She was inclined to do her little ballet leaps away from all of this, and this Blockhead business sounded far more terrifying than anything Sister Mary could understand, but for no dramatic reason other than Sister Mary asking and her sickness at the sameness of her homeless existence, Eve broke her long history of ghost avoidance, Eve agreed to live there. She didn’t back away out of the door and run down the open sidewalk screaming in her brain. This gave a sort of bravery she’d never known, a forgetting, a sort of bravery where anything untoward went to dark out-of-view places, and her dealings were with waking pleasantries. It was like peeling away black clouds to find out a sun existed when you assumed suns were only myth.

She lived alone, an out loud “I can do this” filling all the silent moments the first day and Michael Jackson records filling the rest. She only planned one weekly visit from Sister Mary on a Thursday noon, giving her four days of nobody but ghost potentials and Michael Jackson and her own echoes of “I can do this.”

“Are you sure?” said Sister Mary.

“I can do this.”

“Repeating something doesn’t make it true,” said Sister Mary with her damned honesty.

“…I can do this,” Eve said because other phrases seemed beyond her at the moment.

The truth was Eve could do this. Delighted by the new sensations of bravery, she embraced all the things that being homeless and ghostphobic robbed her of. Like dishwashing and grocery shopping. That’s about it, really, but that was huge. Eve used her surplus ballet money to buy a pot and a pan and stopped because that was overwhelming enough, but she spent a lot of time staring at her pot and pan and washing them though she hadn’t cooked anything yet. She still mostly only bought onions and garlic to eat, but now she had a place to put them. Then she decided to go wild and buy some bacon, lots and lots of bacon.

Then she saw a Blockhead.

The first time (and, honestly, there would only ever be two times) Eve saw a Blockhead, it didn’t seem exceptionally good at murdering.

It sort of hung there in the hall like any normal ghost. Both she and the Blockhead froze midmotion a long time. Both seemed to own this frozenness as a natural position.

Eve was only going out to get her mail. It was only junk mail. Nobody would be writing her. Junk mail was utterly fascinating to someone who had never received it. But then the Blockhead blocked the hall. Eve’s heart beat hard seeing it suspended there. This was the only sound, this heart beating. Once motion was finally possible again, she ducked back in her new place and slammed the door, but this door slamming hardly made more noise than her heart in her ears thumpthumping.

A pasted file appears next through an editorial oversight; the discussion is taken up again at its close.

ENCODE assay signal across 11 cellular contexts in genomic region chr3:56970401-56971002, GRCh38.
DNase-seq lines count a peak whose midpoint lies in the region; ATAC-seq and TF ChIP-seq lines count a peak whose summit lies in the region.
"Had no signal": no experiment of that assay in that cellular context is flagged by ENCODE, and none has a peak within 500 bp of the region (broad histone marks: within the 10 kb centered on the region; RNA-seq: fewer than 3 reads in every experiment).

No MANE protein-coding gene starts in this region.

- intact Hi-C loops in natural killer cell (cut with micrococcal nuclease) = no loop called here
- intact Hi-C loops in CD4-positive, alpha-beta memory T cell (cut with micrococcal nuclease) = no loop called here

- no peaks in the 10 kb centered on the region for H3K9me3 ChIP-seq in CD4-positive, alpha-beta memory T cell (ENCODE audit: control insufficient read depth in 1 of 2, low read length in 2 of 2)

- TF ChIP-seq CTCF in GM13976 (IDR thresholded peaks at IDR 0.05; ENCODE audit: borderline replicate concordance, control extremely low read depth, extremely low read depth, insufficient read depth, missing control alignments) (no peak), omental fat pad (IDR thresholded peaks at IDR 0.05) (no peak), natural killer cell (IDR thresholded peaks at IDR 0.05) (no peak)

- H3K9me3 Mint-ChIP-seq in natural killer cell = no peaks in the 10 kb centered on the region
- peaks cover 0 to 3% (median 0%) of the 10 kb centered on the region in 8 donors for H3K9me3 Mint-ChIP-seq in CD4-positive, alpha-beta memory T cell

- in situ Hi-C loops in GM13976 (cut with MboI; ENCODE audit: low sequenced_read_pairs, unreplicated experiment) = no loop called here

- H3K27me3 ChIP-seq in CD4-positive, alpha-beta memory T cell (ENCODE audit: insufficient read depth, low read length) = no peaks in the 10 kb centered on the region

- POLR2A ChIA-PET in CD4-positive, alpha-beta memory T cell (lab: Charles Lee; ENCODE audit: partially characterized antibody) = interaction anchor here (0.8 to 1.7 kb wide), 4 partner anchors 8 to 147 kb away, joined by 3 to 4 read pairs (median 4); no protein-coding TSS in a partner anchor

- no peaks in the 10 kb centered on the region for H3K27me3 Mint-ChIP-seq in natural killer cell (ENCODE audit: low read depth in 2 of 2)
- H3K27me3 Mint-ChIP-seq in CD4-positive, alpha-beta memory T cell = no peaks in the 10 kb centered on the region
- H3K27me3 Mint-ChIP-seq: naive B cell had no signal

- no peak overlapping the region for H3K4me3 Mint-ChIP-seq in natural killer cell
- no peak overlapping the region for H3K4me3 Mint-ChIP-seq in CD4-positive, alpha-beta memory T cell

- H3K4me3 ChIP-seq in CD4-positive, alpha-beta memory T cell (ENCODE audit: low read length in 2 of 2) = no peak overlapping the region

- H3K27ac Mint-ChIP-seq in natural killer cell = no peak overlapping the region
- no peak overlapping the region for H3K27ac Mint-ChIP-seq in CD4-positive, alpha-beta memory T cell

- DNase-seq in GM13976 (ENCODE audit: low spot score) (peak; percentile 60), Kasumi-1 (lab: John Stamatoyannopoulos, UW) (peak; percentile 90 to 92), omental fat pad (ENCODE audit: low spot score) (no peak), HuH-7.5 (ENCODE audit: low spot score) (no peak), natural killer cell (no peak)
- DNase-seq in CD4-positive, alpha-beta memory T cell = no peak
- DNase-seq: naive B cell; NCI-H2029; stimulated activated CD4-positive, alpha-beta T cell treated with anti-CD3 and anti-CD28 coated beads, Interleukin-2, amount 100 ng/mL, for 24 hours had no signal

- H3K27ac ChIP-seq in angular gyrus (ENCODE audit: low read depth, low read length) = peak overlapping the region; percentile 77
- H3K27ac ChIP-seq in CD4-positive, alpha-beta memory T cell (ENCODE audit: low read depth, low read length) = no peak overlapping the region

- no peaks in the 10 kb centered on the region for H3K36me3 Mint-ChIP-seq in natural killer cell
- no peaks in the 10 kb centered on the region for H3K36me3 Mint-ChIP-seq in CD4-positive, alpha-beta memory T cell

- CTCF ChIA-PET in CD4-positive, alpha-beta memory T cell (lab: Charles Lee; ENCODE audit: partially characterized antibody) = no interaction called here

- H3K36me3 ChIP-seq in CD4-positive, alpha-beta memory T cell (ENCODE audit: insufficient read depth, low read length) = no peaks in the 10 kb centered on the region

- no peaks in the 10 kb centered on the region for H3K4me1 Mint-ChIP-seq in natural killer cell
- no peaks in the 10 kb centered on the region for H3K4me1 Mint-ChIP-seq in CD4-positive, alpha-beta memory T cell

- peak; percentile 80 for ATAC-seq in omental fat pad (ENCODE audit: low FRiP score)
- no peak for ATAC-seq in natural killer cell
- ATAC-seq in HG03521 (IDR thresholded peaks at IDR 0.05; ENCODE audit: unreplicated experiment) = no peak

But wait a minute, she thought (or at least the new Eve forced this thought into the real Eve’s brain): she was strong and independent now. She had to be reasonable about the danger of some silent and still unmoved ghost. She opened the door for one more peek. Besides, she needed to get her mail someday, maybe a couple days from now.

When she opened the door in her forced bravery, the Blackhead was gone, frightened off by the smell of her courage and the whoosh of her door, like ghosts were secretly made of a smoke that would be blown away that easily.

But her courage went in the wrong direction, not bolstered by this first victory. Instead, it seemed like luck was a commodity she used up totally her first brave ghost encounter, and death in their second meeting was more certain. Soon the Blockhead haunted her dreams but only that brief uncertain glimpse hovering just in the distance, assaulting her just as she always feared but remaining impossibly always at the original distance. Soon it was all she could think about. She couldn’t walk down halls anywhere without assuming Blockheads would be waiting.

Only a few days after she moved in, she decided leaving her new home and entering that horrible hall was no longer worth it. Who needed mail? Or the world?

But then the junk mail called her. What if a furniture store had a sale she might one day, years from now, need to know about?

When she opened the door again to the Blockhead hallway, after only a day of dithering, there was the Blockhead. Of course. It was her fault really for wanting to check her mail. Why this obsession with mail? Damn you, Eve. What foolishness.